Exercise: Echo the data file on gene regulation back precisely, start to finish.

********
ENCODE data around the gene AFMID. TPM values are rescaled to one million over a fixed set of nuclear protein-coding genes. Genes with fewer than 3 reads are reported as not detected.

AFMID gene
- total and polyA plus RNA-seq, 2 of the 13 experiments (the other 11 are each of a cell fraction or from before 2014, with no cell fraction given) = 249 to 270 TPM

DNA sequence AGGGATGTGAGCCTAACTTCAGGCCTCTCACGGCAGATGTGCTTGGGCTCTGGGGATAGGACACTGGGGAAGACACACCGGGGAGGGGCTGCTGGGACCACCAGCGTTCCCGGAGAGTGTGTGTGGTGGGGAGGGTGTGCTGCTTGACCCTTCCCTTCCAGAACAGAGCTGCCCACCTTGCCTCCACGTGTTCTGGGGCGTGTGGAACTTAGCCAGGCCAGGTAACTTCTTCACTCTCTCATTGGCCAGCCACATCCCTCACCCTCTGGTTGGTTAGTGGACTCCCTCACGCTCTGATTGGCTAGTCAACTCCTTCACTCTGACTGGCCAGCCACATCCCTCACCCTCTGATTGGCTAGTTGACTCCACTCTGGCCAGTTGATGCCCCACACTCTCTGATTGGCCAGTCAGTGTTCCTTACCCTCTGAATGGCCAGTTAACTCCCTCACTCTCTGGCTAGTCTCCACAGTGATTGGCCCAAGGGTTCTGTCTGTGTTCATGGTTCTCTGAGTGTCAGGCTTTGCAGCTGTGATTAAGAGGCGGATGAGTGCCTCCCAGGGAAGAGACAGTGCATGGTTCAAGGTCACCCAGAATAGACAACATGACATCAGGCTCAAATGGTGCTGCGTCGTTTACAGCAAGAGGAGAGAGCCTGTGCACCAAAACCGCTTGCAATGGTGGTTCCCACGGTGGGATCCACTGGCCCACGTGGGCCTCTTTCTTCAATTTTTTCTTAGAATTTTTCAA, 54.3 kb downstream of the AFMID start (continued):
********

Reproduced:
ENCODE data around the gene AFMID. TPM values are rescaled to one million over a fixed set of nuclear protein-coding genes. Genes with fewer than 3 reads are reported as not detected.

AFMID gene
- total and polyA plus RNA-seq, 2 of the 13 experiments (the other 11 are each of a cell fraction or from before 2014, with no cell fraction given) = 249 to 270 TPM

DNA sequence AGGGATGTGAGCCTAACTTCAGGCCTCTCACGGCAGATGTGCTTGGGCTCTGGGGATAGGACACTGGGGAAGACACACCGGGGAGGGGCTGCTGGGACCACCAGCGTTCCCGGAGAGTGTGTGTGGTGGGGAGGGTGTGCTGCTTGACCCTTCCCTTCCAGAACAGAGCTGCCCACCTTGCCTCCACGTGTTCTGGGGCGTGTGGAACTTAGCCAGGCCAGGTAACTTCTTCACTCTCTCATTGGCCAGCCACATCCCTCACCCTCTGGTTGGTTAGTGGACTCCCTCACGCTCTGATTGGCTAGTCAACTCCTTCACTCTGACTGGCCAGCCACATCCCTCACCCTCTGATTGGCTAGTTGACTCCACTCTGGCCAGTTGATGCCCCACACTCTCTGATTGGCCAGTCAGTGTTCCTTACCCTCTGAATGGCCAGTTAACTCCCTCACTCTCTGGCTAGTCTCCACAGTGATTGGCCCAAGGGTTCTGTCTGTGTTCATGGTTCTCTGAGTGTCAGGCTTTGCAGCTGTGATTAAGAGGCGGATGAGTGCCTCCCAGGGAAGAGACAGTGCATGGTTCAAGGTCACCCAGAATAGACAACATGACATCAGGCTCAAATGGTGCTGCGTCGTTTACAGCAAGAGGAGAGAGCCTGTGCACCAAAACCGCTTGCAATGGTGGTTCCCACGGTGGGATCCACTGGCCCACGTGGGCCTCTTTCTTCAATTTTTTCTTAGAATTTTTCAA, 54.3 kb downstream of the AFMID start (continued):